October 15, 2010

And, now we see the violence inherent in the system

It was very sweet to see Dick Schutz defend Nancy Flanagan in the comments of this post.

Though normally ideological foes, they’ve found some common ground: they’re both statists when it comes to how our public schools should be run.  Schools should be run by the state with schools operating as monopolies in geographic based districts.  Competition.  None.

They both claim not to like the status quo and that reform is needed.  Specifically, they both believe that instructional reform is needed.  However, their views on education reform are diametrically opposed.
Dick is a a code lovin’ instructivist.  Nancy is a whole language lovin’ constructivist.

And, unfortunately, in their preferred statist system only one of them gets to run the show. The other gets to complain from the sidelines.

It makes for a good illustration why our present system is incompatible with real reform.  They both want reform, but want to maintain the present system.  This means one of them will have to gain central control of the system and then impose their will on the other.  Things would stop being lovey-dovey real quick.

It would make for a great reality show.


KDeRosa said...

I corrected the misspelling, Dick. Sorry.

The title is an allusion to Monty Python and the Holy Grail.

Now on to the substance.

The point of the post, Dick, is that you and Nancy seem to agree on most everything, except what type of instruction is effective. The irony is that in our current system you both can't coexist peacefully. Whoever gains political control will dictate their view on instruction. And, this is why the current system can't be reform; it is inherently unstable and will vacillate between the whims of whomever is in political control.

A statist is someone who thinks the state/government should be the used to achieve goals, in this case the goal of educating all children.

Re instructivism, when you say "but kids have to be taught, carefully taught," that means you're basically an instructivist or at least close enough for government work.

Re "I don't see myself 'complaining from the sidelines,'" that's what we all are doing because we're not in power and we're not happy with what is going on in the system.

I sure as hell don't want to "maintain the present system. I've worked all my professional life to try to generate operational fixes.

That's clear. However, the pint of this post and posts like it are to demonstrate why such fixes won't ever be adopted or if adopted won't be maintained for long in our current system. Effectivesness of instruction is not a goal in our system.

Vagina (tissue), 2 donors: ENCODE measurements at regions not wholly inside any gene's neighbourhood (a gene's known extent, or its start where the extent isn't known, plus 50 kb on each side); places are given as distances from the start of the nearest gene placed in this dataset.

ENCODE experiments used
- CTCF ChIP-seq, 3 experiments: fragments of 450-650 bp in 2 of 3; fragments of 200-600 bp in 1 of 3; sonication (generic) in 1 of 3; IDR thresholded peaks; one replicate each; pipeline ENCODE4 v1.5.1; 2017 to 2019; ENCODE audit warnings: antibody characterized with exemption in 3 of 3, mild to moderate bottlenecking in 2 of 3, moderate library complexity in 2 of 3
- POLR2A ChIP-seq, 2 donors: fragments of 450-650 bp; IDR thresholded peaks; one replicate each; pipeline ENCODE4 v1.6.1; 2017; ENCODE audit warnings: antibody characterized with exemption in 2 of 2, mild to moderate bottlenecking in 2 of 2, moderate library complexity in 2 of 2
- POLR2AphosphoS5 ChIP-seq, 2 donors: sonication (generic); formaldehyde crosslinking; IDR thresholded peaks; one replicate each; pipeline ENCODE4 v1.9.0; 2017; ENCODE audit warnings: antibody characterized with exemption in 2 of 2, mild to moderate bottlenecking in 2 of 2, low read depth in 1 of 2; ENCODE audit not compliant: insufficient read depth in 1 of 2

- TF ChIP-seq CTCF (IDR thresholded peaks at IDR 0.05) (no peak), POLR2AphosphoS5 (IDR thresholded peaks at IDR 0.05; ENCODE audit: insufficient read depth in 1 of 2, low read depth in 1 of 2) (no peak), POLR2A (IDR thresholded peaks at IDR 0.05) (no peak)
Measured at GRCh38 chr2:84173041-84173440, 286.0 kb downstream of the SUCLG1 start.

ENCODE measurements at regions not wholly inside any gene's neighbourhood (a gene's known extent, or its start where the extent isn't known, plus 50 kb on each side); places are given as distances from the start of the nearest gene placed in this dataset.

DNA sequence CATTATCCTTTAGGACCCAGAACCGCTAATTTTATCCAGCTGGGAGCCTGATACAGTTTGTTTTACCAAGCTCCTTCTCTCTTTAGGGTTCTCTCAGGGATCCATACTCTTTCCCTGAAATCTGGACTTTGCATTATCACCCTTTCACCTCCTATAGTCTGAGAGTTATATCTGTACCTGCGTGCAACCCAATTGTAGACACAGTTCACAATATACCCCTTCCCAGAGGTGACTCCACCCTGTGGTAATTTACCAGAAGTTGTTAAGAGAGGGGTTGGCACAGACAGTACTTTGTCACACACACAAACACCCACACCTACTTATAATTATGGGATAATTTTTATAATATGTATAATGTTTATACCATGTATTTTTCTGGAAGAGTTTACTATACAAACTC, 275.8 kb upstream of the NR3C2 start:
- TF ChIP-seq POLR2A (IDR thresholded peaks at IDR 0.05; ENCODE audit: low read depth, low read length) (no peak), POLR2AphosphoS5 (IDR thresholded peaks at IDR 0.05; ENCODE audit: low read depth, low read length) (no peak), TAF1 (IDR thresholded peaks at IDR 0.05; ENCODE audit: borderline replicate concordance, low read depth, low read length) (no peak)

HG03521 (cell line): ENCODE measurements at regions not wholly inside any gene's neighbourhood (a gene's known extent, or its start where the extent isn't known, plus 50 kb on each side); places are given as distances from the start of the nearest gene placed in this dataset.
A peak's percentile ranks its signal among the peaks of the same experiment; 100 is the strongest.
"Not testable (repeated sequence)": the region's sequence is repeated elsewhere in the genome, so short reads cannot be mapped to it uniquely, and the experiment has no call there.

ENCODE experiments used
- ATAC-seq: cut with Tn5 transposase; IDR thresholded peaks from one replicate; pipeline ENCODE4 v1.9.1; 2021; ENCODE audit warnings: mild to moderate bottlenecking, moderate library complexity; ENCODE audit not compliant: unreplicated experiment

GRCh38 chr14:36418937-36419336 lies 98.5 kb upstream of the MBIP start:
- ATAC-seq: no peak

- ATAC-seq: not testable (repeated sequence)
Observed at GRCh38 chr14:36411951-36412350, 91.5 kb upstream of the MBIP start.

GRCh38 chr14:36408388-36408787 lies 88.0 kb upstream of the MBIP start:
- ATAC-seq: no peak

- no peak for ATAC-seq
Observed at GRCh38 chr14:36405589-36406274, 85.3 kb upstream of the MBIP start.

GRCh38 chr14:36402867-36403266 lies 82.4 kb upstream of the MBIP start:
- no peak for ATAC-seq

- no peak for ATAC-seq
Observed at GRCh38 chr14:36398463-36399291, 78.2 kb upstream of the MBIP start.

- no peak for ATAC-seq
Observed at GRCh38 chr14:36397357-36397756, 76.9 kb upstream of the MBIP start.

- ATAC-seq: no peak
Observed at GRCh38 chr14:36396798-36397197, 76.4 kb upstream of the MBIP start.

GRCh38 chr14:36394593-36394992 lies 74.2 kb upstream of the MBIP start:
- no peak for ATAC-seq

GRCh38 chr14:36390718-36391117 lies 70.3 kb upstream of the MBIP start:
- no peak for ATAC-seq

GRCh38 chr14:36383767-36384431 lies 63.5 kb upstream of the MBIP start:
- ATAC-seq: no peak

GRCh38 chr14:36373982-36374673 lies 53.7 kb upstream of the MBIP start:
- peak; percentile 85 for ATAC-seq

but the political and economical obstacles are daunting

Not daunting--impossible. This isn't like sending a man to the moon.

But hey, when Nancy gains "central control of the system," I'll be more than glad to accede to her will. It will be a major Reform, and a huge value added to the Federal -Corporate Partners currently running the show.

Now this I don't follow at all. When Nancy is in charge it'll be whole language all the time. How is that a value added?

Dick Schutz said...

That helpful clarification for me, Ken. Monty Python are one of my heroes, but I missed or have forgotten the quote. I accept the rest of your post--it's close enough for blogger work.

I really don't know where Nancy Flanagan stands with respect to reading instruction. I stand on the Alphabetic Code and on teaching kids how to handle the Code and the other linguistic conventions that are involved in the written English language.

The popular use of the term "phonics" is an anachronism that has sustained the "Reading War." The War has its roots way back in the Rousseau-ian era. From the 1890s-ish to the 1920-ish era, "Phonologists" (precursors to linguists) were pretty close to figuring out the relationship between written and spoken English. The Phonologists of the time viewed letter-sound correspondences in terms of the vocal apparatus--hence the term "phonics." That was close enough, and reading instruction was not a particular problem in that era.

Then in the 1920-ish era, Psychologists came along with "research" showing that whole words were more easily recognized/learned than word elements. Thus the "Dick and Jane" era, followed by the "eclectic era," followed by the "whole language" era (not to be confused with the "whole word" era. We're still in the Whole Language era, although WL is masked as "Balanced Literacy" in the US and as Mixed Methods in other parts of the English-speaking world.

That's a very quick and dirty account of the history o f reading instruction, but it's enough for the purpose of the comment.

"Phonics" today has lost all meaning--it's pretty much an honorific or pejorative term, depending upon where one stands with respect to "instruct kids, carefully" vs. "let kids bloom and 1000 flowers will grow."

The Brits are set to put the two views to a test that should end the Reading War. The UK Coalition government is lined up on the side of the Alphabetic Code. While the US has all-but nationalized the el-hi enterprise, the Brits are devolving authority to local school units.

It's an interesting "reality" performance/contest. Smart money would be on the Brits.